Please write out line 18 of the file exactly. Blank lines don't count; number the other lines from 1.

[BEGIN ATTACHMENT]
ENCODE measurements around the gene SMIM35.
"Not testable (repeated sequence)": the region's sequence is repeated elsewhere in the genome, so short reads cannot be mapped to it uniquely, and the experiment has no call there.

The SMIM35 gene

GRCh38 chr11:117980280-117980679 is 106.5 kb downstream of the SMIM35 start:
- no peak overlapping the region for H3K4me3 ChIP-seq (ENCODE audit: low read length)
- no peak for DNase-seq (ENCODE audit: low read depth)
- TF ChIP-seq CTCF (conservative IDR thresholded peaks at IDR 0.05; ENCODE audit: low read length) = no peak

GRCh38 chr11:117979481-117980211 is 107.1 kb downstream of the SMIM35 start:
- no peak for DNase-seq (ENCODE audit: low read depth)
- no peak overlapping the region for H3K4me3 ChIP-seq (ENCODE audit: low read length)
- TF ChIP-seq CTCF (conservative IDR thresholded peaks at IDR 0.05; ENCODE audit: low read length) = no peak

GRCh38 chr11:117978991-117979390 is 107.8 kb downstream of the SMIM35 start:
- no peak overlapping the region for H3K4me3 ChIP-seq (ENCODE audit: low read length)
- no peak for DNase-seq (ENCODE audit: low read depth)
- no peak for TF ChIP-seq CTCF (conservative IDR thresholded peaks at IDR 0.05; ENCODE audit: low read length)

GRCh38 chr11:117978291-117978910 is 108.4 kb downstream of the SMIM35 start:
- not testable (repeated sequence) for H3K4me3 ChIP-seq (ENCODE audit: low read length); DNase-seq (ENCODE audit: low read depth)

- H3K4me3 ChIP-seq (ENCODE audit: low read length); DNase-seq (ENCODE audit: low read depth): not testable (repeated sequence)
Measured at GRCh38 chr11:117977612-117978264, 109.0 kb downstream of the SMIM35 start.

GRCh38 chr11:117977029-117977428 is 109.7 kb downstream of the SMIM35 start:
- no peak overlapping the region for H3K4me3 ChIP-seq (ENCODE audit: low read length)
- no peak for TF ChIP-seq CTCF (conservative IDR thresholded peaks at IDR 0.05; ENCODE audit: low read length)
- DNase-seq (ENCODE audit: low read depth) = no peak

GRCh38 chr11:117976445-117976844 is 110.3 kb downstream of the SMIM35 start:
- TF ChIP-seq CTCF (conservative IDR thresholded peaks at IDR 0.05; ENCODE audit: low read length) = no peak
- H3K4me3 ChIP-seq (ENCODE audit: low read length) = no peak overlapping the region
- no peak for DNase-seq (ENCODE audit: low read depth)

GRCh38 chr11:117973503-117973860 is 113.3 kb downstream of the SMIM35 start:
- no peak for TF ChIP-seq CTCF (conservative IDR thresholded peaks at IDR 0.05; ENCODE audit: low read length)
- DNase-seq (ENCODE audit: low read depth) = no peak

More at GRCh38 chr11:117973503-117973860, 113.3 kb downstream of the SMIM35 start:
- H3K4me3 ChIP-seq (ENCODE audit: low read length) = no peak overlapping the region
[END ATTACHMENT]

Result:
- H3K4me3 ChIP-seq (ENCODE audit: low read length); DNase-seq (ENCODE audit: low read depth): not testable (repeated sequence)